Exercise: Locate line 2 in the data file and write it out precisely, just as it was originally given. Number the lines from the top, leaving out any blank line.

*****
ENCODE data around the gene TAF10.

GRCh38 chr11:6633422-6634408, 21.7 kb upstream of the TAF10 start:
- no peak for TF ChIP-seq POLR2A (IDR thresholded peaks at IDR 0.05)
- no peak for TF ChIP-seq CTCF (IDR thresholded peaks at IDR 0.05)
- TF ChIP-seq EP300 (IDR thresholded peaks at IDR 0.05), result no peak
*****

GRCh38 chr11:6633422-6634408, 21.7 kb upstream of the TAF10 start: